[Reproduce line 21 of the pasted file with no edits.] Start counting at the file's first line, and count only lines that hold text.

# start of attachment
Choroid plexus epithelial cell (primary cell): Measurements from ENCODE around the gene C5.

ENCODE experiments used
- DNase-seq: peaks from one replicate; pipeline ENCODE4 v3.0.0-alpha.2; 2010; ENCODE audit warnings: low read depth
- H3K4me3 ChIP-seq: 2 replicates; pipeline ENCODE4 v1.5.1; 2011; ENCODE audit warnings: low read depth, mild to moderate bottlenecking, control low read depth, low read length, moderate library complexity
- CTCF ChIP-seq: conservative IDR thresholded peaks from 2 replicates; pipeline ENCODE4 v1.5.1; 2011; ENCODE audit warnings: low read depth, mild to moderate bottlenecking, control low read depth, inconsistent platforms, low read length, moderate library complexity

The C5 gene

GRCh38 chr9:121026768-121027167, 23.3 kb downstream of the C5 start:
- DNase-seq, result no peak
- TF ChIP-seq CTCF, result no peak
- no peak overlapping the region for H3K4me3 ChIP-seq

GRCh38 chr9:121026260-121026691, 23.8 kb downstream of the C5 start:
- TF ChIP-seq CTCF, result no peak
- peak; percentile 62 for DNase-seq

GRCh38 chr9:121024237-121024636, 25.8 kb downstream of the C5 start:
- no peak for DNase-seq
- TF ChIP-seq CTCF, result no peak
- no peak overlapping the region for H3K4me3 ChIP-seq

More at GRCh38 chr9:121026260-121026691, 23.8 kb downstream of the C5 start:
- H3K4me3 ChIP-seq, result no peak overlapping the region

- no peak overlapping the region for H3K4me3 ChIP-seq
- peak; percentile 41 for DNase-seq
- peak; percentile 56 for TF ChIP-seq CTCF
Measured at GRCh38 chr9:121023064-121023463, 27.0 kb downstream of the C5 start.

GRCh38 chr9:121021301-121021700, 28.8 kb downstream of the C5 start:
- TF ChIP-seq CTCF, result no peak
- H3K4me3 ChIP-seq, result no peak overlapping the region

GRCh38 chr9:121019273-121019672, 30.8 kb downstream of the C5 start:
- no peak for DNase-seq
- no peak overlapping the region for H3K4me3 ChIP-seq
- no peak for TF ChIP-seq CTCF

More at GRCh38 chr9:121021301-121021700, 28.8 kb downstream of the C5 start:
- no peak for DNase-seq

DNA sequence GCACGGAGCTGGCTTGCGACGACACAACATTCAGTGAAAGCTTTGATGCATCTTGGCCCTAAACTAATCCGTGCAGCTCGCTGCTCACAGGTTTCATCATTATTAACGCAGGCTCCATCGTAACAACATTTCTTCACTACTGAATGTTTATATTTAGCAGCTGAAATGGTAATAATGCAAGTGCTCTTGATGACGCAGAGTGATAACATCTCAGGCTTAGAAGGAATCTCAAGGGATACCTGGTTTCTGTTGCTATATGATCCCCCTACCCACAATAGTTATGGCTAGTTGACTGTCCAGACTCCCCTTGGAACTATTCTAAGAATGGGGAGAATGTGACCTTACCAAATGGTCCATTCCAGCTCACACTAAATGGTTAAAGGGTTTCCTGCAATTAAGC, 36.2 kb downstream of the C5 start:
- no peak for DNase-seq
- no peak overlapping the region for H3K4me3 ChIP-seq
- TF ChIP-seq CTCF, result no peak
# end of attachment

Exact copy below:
- peak; percentile 41 for DNase-seq